A team of scientists, led by King’s College London, that also includes researchers from Arizona State University and UNSW Sydney have created a thermogalvanic brick that produces electricity. The electricity flows when the two opposing faces of the brick are different temperatures.
Inside the brick at the two faces, a balanced ‘electrochemical’ reduction and oxidation process produces the electricity. While the electrodes at these faces are at different temperatures, the electrochemical reactions take place and electricity is generated.
Unlike batteries. the compounds inside are not consumed, do not run out and can never be overcharged. So, as long as there is a temperature difference the device can make electricity. For example, if a house or shelter’s outside wall is hot from the sun, but the interior is shaded and cool, in theory, electricity could be generated by the wall.
The brink has gelled water and features a 3D printed interior based upon a Schwarz D minimum surface structure, and according to the researchers, the thermogalvanic bricks are stronger than household bricks. In addition to allowing the electrochemistry to occur, they can reportedly enhance insulation.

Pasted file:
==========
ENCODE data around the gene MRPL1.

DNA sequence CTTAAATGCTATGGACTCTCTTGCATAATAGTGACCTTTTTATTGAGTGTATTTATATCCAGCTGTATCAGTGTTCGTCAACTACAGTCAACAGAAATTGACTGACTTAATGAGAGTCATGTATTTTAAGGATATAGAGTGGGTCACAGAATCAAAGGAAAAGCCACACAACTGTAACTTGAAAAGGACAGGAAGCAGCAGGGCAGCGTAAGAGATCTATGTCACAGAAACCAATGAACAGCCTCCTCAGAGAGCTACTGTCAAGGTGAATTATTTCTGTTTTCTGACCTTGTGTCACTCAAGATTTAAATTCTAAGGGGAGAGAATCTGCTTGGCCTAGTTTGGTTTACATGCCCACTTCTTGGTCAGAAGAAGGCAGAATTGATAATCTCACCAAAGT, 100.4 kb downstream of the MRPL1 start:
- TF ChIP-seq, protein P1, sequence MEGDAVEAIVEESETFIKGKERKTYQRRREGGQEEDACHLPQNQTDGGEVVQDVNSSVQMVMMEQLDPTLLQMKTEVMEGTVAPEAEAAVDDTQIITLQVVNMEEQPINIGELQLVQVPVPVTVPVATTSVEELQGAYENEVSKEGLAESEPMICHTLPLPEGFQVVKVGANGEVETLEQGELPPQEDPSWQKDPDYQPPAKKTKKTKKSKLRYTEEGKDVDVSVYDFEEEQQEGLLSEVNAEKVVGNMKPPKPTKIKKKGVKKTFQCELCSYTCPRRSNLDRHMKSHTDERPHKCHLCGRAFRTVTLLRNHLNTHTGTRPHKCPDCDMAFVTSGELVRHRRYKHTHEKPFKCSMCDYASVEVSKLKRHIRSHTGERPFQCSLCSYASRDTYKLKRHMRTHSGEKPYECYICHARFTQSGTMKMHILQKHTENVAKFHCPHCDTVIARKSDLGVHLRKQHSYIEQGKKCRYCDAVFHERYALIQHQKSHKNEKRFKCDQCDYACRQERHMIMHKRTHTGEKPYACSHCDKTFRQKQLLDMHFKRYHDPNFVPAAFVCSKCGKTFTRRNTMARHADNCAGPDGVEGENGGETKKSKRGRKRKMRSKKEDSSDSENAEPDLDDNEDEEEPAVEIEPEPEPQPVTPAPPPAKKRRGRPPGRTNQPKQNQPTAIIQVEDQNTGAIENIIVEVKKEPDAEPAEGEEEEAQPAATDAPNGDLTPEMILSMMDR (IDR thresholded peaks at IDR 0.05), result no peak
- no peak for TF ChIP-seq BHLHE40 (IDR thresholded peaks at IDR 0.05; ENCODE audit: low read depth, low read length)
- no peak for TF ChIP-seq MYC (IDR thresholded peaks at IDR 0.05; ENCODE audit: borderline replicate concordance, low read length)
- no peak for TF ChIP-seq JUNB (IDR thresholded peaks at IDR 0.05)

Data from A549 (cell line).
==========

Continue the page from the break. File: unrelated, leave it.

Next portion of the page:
The team as part of a PLuS Alliance partnership – believe that this new device could help grant access to affordable and sustainable energy that is independent of an electrical grid. Four undergraduate students, including two King’s Chemistry students, helped conduct the critical experiments to demonstrate that these devices could work. The team has now filed a provisional patent for the bricks.
Dr Leigh Aldous, Senior Lecturer from the Department of Chemistry at King’s College said, “The idea is that these bricks could be 3D printed from recycled plastic, and be used to quickly and easily make something like a refugee shelter. By the simple act of keeping the occupants warmer or cooler than their surroundings, electricity will be produced, enough to provide some night time lighting, and recharge a mobile phone.”
Dr. Aldous added, “Crucially, they do not require maintenance, recharging or refilling. Unlike batteries, they store no energy themselves, which also removes risk of fire and transport restrictions.”
Conor Beale, a 2nd year undergraduate Chemistry student at King’s who worked on the project said, “What is so interesting is that we can take something so common and never thought about, such as temperature difference in houses, and use it to create electricity. For a family living in a developing country, this could have a substantial impact.”